Conkers may have been courting controversy elsewhere in the country as school children are forced to wear safety goggles before engaging in the traditional autumn pastime but at Westonbirt Arboretum hundreds turned out to show they were just bonkers about conkers and they didn't mind taking home a few bruised knuckles at the end of the day. Sam Bond reports.

They came, saw and conkered at Westonbirt Arboretum on Saturday as the tree attraction hosted a day dedicated to the humble horse chestnut and other seeds.

Youngsters and the bigger kids came to try their luck at the conker tournament and as well as smashing the nostalgic nuts to smithereens.

"It was a seed gathering spectacular," said Ben Oliver, the arboretum's education manager.

"We had lots of activities based around seeds with arts and crafts as well as games." Almost 400 took part in the fun which included such madcap woodland favourites as 'chip the cone' where contestants had to hit pine cones through holes with a golf club.

There was also a conker can shy and a competition to see who could get a helicopter-seed to float the furthest.

Visitors were also encouraged to find their way round a seed inspired nature trail and find the answers to a quirky quiz.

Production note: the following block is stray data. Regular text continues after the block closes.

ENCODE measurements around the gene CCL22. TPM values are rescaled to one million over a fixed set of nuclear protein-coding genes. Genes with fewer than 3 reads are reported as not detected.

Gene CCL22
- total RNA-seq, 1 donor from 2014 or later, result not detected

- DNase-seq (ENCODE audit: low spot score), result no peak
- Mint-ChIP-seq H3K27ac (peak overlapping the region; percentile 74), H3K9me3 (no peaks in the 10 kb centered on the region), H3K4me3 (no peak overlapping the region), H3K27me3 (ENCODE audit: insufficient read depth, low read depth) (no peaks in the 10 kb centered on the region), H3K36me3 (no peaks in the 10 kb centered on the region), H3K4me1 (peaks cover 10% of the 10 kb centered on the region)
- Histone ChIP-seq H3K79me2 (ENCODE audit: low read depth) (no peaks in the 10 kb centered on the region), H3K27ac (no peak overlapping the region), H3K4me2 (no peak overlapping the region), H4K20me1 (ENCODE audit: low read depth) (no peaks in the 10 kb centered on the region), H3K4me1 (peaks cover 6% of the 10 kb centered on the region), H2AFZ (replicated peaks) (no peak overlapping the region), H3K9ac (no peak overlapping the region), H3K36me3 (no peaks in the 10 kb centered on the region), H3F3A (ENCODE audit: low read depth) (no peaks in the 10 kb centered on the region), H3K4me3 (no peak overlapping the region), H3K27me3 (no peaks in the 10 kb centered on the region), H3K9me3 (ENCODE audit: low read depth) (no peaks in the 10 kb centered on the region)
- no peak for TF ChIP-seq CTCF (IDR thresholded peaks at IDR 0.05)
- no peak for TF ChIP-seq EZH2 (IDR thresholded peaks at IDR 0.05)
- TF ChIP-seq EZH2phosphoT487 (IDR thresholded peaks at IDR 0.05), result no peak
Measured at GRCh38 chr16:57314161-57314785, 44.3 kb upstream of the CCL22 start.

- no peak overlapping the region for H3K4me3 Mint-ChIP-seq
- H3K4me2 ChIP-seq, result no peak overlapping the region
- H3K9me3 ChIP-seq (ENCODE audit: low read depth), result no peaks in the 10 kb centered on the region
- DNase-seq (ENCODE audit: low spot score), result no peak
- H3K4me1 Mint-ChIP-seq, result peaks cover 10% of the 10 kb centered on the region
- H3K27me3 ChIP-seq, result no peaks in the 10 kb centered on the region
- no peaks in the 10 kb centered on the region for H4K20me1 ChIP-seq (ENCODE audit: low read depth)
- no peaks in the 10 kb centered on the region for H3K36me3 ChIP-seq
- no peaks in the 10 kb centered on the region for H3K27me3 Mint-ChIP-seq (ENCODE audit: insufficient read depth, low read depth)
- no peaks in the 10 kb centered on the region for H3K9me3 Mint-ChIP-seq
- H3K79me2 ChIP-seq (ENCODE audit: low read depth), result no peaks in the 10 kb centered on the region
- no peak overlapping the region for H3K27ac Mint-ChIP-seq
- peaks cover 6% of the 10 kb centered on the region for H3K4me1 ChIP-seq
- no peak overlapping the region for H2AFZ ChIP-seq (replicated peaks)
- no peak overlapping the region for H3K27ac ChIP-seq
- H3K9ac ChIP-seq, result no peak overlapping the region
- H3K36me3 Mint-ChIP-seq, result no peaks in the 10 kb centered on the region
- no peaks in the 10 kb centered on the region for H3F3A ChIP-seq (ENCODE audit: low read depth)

"We picked out a trail that took in the autumn colour but also focused on trees with interesting seeds or interesting stories that related to their seeds," said Mr Oliver.

"The seed spectacular was a family event to tie in with a family learning week we've been having here," he said.

"We had a very good spread of ages from children as young as one or two trying the art activities through to older teenagers taking part in the trail and enjoying smashing conkers to pieces."

There was, unsurprisingly, no shortage of conkers to smash. "We had volunteers collecting them beforehand," said Mr Oliver.

"There are hundreds left so hopefully we will give them away to visiting schools." As well as taking part in the seed spectacular visitors enjoyed the first glimpses of this year's autumn colour.

"It's looking quite nice already and is coming on," said Mr Oliver. "But it's not yet at its absolute peak. "I would say it will be at its best in the next week or two but it's very difficult to call."

CONKER FACTFILE The most successful untreated conker ever recorded was an incredible 5,000 in 1954. Experts suspect it was actually an ivory or tagua nut which look very similar but are much harder than the ordinary conker.

During the two World Wars children were recruited to collect conkers which were used in the manufacture of explosives in munitions factories.

The Guinness Book of Records does not record a category for the largest collection of conkers for fear of it leading trees to be damaged.

In Puerto Rico a game similar to conkers is played with the seeds of the carob tree.

There are many ways to harden conkers, such as leaving them to dry for a year, pickling them in vinegar, baking them in the oven or varnishing them. In modern contests some people will stoop as low as to inject them with hard resin.